“Shoppers feel uncertain because of a stock market that fell more than 10 percent in six weeks and the recent terror attacks in Europe, said Bob Phibbs, CEO of The Retail Doctor, a consulting company based in Coxsackie, New York. And Gray Living’s Weeks said a few of his customers have said they are uneasy because of the presidential election; they don’t have a sense of how it will turn out.”

Perhaps these explanations have something to do with the consumer’s sudden resistance to spending. Still, such instances haven’t held consumers back in the past. There must be something much, much more demanding at work.

Doing the Opposite

If you recall, way back in 2000, when the economy was crumbling from the tech bubble implosion, Dallas Fed President Robert McTeer told everyone that “everything would be OK if we’d all just hold hands and buy SUVs.” The Fed then proceeded to provide gobs of easy credit. And, for many years, the consumer did their part to borrow and spend it. Moreover, after 9/11, consumption became patriotic.

By artificially holding down government bond yields, central bankers believed the big banks would increase lending and create consumer demand. The increased consumption, said their theory, would stimulate the economy and push inflation up to the Fed’s 2-percent target. In practice, this hasn’t happened.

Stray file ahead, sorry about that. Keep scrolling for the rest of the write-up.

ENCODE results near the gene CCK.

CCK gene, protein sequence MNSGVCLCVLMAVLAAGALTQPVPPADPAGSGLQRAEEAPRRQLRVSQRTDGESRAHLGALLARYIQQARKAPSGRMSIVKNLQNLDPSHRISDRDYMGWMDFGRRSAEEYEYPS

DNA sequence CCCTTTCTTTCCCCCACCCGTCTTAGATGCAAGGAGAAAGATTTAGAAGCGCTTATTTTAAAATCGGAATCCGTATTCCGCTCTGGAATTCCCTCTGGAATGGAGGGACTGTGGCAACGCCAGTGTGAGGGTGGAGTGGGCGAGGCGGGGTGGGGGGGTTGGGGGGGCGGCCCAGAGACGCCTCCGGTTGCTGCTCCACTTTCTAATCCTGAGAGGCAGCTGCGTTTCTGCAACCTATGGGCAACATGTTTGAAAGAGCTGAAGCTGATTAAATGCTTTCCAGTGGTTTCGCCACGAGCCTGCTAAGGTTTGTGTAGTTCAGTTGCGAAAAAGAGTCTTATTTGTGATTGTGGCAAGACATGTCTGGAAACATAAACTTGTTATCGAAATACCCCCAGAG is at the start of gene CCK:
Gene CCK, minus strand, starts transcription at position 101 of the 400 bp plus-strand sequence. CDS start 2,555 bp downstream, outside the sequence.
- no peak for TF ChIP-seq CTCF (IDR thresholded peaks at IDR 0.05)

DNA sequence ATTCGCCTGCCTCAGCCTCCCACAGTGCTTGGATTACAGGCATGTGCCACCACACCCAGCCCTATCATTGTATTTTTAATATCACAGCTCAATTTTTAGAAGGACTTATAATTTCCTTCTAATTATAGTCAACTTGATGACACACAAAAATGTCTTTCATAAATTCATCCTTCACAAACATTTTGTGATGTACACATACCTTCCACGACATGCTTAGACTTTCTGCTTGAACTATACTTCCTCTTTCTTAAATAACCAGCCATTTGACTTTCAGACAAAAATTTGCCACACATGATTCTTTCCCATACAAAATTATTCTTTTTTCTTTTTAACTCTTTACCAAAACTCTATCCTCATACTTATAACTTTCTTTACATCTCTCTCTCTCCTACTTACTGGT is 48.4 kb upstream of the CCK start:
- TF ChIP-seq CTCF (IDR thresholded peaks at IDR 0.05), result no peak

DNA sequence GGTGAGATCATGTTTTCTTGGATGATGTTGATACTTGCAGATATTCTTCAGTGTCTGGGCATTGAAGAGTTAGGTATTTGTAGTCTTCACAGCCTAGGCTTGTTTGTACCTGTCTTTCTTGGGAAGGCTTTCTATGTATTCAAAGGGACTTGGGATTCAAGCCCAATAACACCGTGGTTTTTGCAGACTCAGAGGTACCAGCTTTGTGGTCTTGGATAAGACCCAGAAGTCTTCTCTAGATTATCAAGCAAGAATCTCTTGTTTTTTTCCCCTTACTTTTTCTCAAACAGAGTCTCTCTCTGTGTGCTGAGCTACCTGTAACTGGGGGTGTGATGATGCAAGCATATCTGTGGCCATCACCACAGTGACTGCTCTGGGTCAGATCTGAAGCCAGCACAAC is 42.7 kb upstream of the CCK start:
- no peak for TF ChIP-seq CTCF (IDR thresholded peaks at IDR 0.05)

In fact, as interest rates have fallen economic growth has stagnated. Presently, Swiss and Japanese 10-year government bonds are yielding negative returns. Investors are, in effect, paying these governments for the privilege of loaning them money. Nonetheless, they are not borrowing and spending…they are hoarding cash.

Similarly, Fed policies have continued to focus on stimulating growth with issuances of cheap credit. By comparison, the U.S. 10-Year Treasury note’s yielding about 1.7 percent. Yet even this paltry rate is having the opposite effect of what the Fed intended.

Somehow all the smart and clever government economists miscalculated what it is, exactly, their policies would be doing. Specifically, ultra-low or negative rates are not encouraging consumers to borrow and spend money. To the contrary, they’re encouraging increases in savings.

To continue reading: Double Whammy Economics